Ever since humans have felt the primal pull of distant shores, the sea has been integral to the way we travel and do business. But navigation in an era before satellites, GPS technology, and constant radio communication, was difficult and often fraught with risk.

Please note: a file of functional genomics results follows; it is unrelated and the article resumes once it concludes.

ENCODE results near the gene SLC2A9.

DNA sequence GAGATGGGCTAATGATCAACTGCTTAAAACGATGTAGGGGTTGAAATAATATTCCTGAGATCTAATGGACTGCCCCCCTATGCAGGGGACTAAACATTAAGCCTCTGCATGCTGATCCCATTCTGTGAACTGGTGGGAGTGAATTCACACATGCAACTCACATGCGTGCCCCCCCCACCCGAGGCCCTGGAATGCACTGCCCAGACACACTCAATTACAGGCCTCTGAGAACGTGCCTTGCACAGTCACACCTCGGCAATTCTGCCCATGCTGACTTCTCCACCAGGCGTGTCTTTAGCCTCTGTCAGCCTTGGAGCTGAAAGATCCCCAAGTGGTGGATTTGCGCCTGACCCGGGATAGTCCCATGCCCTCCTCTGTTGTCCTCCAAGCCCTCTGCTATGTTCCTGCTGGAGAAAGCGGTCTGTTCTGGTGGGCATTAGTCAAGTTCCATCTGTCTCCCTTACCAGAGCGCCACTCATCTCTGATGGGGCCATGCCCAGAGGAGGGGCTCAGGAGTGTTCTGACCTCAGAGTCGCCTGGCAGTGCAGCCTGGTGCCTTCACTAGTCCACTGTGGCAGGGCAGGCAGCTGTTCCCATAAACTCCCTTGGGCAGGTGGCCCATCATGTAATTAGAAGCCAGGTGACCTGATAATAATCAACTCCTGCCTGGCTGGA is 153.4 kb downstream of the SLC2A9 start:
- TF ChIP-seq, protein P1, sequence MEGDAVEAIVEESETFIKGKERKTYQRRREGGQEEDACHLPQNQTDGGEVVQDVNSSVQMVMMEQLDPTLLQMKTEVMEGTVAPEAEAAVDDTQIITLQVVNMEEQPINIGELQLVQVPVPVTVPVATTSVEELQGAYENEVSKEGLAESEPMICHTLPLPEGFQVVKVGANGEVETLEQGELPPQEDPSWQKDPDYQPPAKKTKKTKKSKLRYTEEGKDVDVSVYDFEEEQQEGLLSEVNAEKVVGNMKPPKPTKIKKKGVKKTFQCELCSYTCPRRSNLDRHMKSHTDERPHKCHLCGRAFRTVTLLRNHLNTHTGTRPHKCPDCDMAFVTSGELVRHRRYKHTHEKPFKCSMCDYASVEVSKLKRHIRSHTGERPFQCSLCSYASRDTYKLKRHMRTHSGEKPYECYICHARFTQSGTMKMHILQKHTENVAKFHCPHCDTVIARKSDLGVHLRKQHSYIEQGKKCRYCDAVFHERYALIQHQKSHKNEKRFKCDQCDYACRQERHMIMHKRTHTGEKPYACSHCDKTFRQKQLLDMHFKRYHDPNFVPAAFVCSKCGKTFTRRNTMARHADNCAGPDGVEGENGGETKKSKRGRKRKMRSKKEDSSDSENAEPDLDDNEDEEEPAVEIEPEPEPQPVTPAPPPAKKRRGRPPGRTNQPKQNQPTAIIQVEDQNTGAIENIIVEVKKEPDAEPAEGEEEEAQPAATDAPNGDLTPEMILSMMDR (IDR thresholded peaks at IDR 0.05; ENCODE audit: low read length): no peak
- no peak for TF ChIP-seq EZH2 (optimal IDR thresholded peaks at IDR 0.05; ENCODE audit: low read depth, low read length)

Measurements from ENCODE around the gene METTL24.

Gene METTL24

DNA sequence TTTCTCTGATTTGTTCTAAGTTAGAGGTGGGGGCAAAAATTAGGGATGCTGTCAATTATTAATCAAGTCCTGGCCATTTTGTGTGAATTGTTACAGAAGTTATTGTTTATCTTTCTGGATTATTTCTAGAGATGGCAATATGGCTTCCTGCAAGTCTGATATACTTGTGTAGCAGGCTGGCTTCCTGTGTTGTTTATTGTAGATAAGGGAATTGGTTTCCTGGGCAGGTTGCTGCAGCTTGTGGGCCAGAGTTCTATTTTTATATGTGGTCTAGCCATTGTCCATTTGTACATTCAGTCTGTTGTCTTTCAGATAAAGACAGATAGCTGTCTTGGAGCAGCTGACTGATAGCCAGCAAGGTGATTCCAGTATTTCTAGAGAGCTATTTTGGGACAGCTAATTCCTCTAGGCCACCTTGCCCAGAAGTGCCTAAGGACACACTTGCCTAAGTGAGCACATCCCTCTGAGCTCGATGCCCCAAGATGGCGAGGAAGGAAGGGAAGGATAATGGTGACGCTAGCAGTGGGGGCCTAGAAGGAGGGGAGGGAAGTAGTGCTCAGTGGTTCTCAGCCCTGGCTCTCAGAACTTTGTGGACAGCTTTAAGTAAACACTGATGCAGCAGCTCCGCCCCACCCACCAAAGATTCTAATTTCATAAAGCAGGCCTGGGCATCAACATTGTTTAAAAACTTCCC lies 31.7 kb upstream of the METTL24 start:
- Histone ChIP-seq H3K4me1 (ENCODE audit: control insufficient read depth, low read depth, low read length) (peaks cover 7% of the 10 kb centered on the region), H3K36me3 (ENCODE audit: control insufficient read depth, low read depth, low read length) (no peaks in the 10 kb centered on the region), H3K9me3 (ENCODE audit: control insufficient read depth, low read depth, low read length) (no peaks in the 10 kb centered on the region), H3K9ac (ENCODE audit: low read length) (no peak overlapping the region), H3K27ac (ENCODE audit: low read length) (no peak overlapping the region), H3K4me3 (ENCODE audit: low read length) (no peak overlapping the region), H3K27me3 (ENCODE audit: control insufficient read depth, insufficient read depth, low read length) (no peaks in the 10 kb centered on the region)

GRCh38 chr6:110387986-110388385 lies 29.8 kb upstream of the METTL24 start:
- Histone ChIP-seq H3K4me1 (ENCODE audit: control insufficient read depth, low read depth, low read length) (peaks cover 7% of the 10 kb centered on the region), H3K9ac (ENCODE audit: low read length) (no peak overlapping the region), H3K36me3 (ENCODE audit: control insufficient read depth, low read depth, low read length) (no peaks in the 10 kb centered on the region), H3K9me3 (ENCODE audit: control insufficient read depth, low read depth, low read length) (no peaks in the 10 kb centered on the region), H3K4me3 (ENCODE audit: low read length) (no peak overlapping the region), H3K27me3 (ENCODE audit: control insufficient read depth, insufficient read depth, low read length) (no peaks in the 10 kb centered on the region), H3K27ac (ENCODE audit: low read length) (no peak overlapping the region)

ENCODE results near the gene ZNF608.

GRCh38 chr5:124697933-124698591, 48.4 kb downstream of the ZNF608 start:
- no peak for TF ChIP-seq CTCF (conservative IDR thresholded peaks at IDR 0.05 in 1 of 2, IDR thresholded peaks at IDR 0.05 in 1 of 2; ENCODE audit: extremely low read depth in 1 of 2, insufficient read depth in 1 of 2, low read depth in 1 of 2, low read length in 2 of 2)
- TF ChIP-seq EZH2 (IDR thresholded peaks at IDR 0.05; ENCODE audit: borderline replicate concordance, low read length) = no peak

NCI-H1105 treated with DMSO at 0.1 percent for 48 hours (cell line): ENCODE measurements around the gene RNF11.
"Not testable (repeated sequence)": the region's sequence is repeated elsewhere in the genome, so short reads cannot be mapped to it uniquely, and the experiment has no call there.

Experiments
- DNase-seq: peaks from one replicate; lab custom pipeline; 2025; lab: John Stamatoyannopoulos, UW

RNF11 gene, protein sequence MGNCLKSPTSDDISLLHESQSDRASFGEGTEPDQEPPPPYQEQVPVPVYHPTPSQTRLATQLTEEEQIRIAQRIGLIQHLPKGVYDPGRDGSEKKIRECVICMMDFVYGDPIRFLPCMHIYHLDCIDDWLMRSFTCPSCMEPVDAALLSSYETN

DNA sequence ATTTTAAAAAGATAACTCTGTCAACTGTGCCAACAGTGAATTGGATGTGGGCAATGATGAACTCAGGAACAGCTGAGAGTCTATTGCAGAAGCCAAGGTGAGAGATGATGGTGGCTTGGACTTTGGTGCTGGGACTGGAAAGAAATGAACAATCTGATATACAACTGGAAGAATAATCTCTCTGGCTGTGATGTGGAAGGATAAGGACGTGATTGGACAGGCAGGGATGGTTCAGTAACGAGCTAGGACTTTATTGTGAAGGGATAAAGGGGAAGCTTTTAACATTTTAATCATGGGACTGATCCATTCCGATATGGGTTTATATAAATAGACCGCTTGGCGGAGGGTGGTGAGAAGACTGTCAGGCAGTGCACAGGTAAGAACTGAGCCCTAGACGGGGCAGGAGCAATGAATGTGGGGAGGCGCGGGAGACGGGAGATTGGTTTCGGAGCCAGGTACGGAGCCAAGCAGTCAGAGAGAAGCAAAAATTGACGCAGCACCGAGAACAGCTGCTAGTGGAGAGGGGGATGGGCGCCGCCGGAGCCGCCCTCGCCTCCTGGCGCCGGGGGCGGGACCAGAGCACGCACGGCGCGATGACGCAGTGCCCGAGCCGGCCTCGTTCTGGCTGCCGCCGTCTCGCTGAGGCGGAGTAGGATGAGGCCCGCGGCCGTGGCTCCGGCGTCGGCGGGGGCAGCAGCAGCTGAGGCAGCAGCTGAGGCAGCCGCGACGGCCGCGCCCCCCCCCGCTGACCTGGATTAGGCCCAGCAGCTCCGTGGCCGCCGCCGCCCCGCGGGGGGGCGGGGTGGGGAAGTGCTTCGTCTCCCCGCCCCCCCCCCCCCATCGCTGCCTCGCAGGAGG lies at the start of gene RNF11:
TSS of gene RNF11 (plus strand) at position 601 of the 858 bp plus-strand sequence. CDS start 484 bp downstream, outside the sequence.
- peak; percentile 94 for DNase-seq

That's where the sky came in. Ancient explorers and traders first navigated based on the positions of the stars, aided by the oral reports of the sailors before them. By the late Middle Ages, as wayfinding technology improved, cartographers mapped the seas and coastlines, providing mariners with the ability to actually plot their routes and chart safe courses. At the onset of the Age of Exploration, in the early 16th century, both curious and financially-minded Europeans alike were rapidly pushing outward across the globe. These explorers, and the businessmen that followed, needed navigational guides, something to follow when they found themselves in strange territory thousands of miles from home.
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